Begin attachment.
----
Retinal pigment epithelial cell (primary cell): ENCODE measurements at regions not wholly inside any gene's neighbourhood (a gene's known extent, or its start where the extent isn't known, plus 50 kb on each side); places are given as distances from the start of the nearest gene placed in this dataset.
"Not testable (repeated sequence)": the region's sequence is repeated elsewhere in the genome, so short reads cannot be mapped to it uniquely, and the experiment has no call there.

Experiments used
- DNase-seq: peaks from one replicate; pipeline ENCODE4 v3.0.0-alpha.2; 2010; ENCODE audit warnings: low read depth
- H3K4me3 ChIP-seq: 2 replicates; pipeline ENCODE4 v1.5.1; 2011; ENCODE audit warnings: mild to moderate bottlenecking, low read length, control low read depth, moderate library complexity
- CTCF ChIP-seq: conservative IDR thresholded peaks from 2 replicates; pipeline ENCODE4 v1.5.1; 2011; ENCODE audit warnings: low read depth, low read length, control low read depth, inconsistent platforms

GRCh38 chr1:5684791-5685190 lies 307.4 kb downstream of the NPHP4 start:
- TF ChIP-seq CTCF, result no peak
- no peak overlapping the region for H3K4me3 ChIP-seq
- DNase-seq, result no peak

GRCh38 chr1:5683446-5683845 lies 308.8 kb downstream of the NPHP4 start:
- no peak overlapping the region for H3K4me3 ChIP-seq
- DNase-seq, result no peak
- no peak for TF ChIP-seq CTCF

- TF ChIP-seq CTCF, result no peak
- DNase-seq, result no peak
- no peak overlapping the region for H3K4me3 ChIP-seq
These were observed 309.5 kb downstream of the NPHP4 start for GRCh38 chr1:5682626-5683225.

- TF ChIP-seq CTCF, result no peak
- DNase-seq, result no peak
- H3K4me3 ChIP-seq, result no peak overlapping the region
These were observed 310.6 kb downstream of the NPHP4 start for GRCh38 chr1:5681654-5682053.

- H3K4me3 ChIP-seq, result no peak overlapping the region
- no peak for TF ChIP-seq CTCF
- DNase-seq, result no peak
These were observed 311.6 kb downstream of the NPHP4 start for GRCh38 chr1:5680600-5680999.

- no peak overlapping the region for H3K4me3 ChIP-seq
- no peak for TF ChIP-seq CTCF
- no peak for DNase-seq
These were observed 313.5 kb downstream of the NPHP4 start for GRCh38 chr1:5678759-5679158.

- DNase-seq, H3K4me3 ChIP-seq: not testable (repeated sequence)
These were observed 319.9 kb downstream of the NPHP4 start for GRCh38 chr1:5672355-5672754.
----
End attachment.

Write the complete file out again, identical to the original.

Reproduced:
Retinal pigment epithelial cell (primary cell): ENCODE measurements at regions not wholly inside any gene's neighbourhood (a gene's known extent, or its start where the extent isn't known, plus 50 kb on each side); places are given as distances from the start of the nearest gene placed in this dataset.
"Not testable (repeated sequence)": the region's sequence is repeated elsewhere in the genome, so short reads cannot be mapped to it uniquely, and the experiment has no call there.

Experiments used
- DNase-seq: peaks from one replicate; pipeline ENCODE4 v3.0.0-alpha.2; 2010; ENCODE audit warnings: low read depth
- H3K4me3 ChIP-seq: 2 replicates; pipeline ENCODE4 v1.5.1; 2011; ENCODE audit warnings: mild to moderate bottlenecking, low read length, control low read depth, moderate library complexity
- CTCF ChIP-seq: conservative IDR thresholded peaks from 2 replicates; pipeline ENCODE4 v1.5.1; 2011; ENCODE audit warnings: low read depth, low read length, control low read depth, inconsistent platforms

GRCh38 chr1:5684791-5685190 lies 307.4 kb downstream of the NPHP4 start:
- TF ChIP-seq CTCF, result no peak
- no peak overlapping the region for H3K4me3 ChIP-seq
- DNase-seq, result no peak

GRCh38 chr1:5683446-5683845 lies 308.8 kb downstream of the NPHP4 start:
- no peak overlapping the region for H3K4me3 ChIP-seq
- DNase-seq, result no peak
- no peak for TF ChIP-seq CTCF

- TF ChIP-seq CTCF, result no peak
- DNase-seq, result no peak
- no peak overlapping the region for H3K4me3 ChIP-seq
These were observed 309.5 kb downstream of the NPHP4 start for GRCh38 chr1:5682626-5683225.

- TF ChIP-seq CTCF, result no peak
- DNase-seq, result no peak
- H3K4me3 ChIP-seq, result no peak overlapping the region
These were observed 310.6 kb downstream of the NPHP4 start for GRCh38 chr1:5681654-5682053.

- H3K4me3 ChIP-seq, result no peak overlapping the region
- no peak for TF ChIP-seq CTCF
- DNase-seq, result no peak
These were observed 311.6 kb downstream of the NPHP4 start for GRCh38 chr1:5680600-5680999.

- no peak overlapping the region for H3K4me3 ChIP-seq
- no peak for TF ChIP-seq CTCF
- no peak for DNase-seq
These were observed 313.5 kb downstream of the NPHP4 start for GRCh38 chr1:5678759-5679158.

- DNase-seq, H3K4me3 ChIP-seq: not testable (repeated sequence)
These were observed 319.9 kb downstream of the NPHP4 start for GRCh38 chr1:5672355-5672754.